On “Backsliders,” River pays tribute to their fellow wrong-turners with a generous love song glazed with retrospect. “Now I got one foot out the door and you’re still gettin’ dressed,” they sing. “Hate I can’t say no as easily as you say yes, I’m a real piece of shit and you’re a vixen in a dress.” The track is queer as all get-out, told empathetically from the perspective of someone who’s hurdled enough roadblocks in their life to sing with such bare-chested vulnerability. Larimore’s pedal steel is again a highlight here, but this time paired with Tallent’s acoustic guitar chugging along to River’s vocal phrasings.

When the multi-dimensional “Jane Doe” kicks in, River sings about a break-up disguised as a crime scene, deploring that “when you see me on the street, you’re just glad it ain’t you dyin’ out in the cold on dead man’s curve. You tell yourself little white lies, look me dead in the eye and say to me I got what I deserved.” The song patiently builds into a roaring, anthemic benchmark—River’s best-tracked singing performance of their career thus far—split open with a guitar solo that’ll make any venue room spin. Don’t overlook Foster’s drumming here, either. He’s the metronome of Revelations, and his pounding on “Jane Doe” is a particularly special feat.

Revelations gets angry, too. “Motherfucker” is a snearing lament of betrayal and bitterness, as River doesn’t mince words, declaring that “when I die and split hell wide, gonna be some sight to see and I’ll gladly burn forever when you’re six circles deeper than me.” The arrangement begins in the orbit of soft, featherlight acoustics before kicking it up a notch into a real rabble-rousing jaunt of pedal steel. River’s vocals coil into glimpses of a higher-register, flirting with a falsetto but never fully giving themselves away. That restraint fades on “You Don’t Get to Tell Me,” as they question the authority of a land of suffering governed by a higher-being across a romping, cut-and-dry country-rock track, singing “We don’t need no god to feed each other good.”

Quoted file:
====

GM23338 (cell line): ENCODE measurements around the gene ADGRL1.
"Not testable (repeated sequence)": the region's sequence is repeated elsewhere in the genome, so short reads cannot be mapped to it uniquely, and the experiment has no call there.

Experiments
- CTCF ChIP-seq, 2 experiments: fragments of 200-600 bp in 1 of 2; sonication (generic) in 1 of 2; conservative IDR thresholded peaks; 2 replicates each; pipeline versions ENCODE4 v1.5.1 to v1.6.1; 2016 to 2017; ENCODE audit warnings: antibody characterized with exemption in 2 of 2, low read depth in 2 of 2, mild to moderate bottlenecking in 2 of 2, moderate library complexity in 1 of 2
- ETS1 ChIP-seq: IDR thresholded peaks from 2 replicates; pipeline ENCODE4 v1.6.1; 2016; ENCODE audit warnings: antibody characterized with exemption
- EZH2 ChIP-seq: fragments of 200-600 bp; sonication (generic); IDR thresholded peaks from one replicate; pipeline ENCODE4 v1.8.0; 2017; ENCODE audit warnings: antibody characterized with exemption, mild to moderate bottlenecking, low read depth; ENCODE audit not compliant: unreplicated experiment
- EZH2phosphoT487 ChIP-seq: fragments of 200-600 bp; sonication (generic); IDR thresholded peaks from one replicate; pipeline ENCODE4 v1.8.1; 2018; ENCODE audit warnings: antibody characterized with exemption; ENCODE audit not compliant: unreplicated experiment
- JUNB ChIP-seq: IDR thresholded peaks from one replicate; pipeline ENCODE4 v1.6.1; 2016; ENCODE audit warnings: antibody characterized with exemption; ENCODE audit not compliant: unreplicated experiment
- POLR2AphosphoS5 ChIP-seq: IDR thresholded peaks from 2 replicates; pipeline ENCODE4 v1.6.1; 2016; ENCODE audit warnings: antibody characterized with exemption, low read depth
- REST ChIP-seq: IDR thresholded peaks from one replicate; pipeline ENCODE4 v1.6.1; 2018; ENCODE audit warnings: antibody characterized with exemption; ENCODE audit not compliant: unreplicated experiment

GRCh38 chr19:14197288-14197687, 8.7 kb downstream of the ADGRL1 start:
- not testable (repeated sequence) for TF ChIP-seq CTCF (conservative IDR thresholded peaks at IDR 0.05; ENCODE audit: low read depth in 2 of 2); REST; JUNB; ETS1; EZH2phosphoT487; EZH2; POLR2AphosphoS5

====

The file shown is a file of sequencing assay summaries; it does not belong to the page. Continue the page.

Led by River’s self-production, Revelations glows because of its cohesiveness. The Disarmers don’t reinvent the wheel here, nor did they ever need to. The grandiosity is firmly embedded in the talent, as River and their band inject some serious punk rock attitudes into a well-worn infrastructure of venerable country tunes. The guitar tones are crisp, the pedal steel sounds like a million bucks. But, more than ever, River takes us to a place of reclamation and shows us the heart of what’s at stake. Revelations is an outlaw record that considers what it means to be a trans Southerner during a capitalist crisis. It’s a project that is as terminally modern as it is mythically ageless. What gleams at the album’s core is a demand for kindness towards the time it takes to bring joy, clarity and identity into a lifetime. River Shook may be knocking on the door of their 40s, but Revelations sounds like their time here with us has only just begun.

Watch Sarah Shook & the Disarmers perform at the Paste Party in Austin in 2023 below.

Matt Mitchell reports as Paste‘s music editor from their home in Columbus, Ohio.

Inline Feedbacks
View all comments
Share Tweet Submit Pin